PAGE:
Hi Adam- I'm no expert in this stuff, but I don't think the heavier basket will help if there's just a small room for wobble. The reason is that if the wobble is mainly constrained by forces and torques, with only a little of the free wobble left, the magnitude of those forces and torques is not sensitive to the basket weight. It's only if you go toward the other limit of unconstrained wobble that the distances can be reduced significantly by using a heavy basket.

Here's a thought. If the motor is rigidly mounted to the spinning basket, you could let the whole combination wobble around held loosely in place by some springy supports. You can see right away that that would greatly reduce the changing forces exerted by the bearings on the axle. Using a heavy basket would then reduce the physical distances that the whole assembly would wobble. I guess if the spring supports also let the whole assembly (motor+axle+basket) twist around some, that the internal torques exerted by the bearings would also be reduced. I'm focusing on the forces and torques exerted by the bearings because that's where you'd expect damaging wear to occur.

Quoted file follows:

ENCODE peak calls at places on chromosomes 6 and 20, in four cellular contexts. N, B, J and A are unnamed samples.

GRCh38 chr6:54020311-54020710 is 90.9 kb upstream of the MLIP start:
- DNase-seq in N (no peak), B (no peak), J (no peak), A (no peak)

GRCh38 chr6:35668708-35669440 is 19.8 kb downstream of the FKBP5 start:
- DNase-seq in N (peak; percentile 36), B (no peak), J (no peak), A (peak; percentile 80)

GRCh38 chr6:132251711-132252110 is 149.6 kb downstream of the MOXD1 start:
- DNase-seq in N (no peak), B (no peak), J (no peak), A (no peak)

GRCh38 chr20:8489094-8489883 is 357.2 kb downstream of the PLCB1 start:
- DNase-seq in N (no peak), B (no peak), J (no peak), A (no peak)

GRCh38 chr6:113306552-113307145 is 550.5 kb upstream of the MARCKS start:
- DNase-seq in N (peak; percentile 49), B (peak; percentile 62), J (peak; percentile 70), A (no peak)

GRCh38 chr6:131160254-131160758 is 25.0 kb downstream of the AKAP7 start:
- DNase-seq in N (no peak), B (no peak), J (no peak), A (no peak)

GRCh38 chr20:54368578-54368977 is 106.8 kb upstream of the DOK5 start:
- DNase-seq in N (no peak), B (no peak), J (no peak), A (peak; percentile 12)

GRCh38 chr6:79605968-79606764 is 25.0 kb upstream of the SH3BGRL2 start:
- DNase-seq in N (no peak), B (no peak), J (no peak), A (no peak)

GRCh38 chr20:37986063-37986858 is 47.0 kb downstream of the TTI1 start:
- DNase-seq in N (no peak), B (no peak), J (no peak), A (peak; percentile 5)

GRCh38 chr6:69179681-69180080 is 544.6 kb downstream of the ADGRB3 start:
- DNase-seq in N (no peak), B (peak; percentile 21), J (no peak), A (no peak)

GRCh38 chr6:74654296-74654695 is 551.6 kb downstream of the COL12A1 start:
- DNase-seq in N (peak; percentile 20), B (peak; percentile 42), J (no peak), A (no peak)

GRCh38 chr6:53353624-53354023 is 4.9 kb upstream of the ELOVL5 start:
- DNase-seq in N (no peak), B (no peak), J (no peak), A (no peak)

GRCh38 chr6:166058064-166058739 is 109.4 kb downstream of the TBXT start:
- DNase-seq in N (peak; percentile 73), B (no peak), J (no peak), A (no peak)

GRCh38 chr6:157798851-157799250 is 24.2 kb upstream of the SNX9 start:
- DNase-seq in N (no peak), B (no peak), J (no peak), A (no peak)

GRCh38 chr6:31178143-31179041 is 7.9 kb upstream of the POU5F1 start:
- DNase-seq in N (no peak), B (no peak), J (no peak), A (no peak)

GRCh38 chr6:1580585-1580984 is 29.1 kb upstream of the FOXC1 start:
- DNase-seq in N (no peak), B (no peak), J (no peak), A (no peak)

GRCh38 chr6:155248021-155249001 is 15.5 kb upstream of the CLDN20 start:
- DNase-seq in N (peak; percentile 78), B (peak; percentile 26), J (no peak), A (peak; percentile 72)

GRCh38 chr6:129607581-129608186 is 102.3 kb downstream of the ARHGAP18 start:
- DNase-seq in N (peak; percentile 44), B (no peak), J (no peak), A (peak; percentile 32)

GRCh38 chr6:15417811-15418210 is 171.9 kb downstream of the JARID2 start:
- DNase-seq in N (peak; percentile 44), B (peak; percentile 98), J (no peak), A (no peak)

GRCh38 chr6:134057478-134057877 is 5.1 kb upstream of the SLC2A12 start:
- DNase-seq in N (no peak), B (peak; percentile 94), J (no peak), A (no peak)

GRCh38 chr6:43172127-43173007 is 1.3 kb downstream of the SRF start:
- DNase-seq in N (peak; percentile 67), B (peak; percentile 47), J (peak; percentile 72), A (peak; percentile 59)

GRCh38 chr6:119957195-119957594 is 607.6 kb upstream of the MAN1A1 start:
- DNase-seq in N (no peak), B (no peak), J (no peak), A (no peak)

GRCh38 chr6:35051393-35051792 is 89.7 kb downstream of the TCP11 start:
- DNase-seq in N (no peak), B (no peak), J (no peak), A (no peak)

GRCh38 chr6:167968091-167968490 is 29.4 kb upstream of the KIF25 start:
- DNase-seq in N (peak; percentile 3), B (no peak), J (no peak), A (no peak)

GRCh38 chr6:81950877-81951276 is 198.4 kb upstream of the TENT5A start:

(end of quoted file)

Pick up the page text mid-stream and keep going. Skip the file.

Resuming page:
Mike W.

p.s. DId you guys consider just using the spin cycle of a commercial washing machine? Does that question reval my extreme ignorance?


(published on 05/10/2015)

Follow-up on this answer.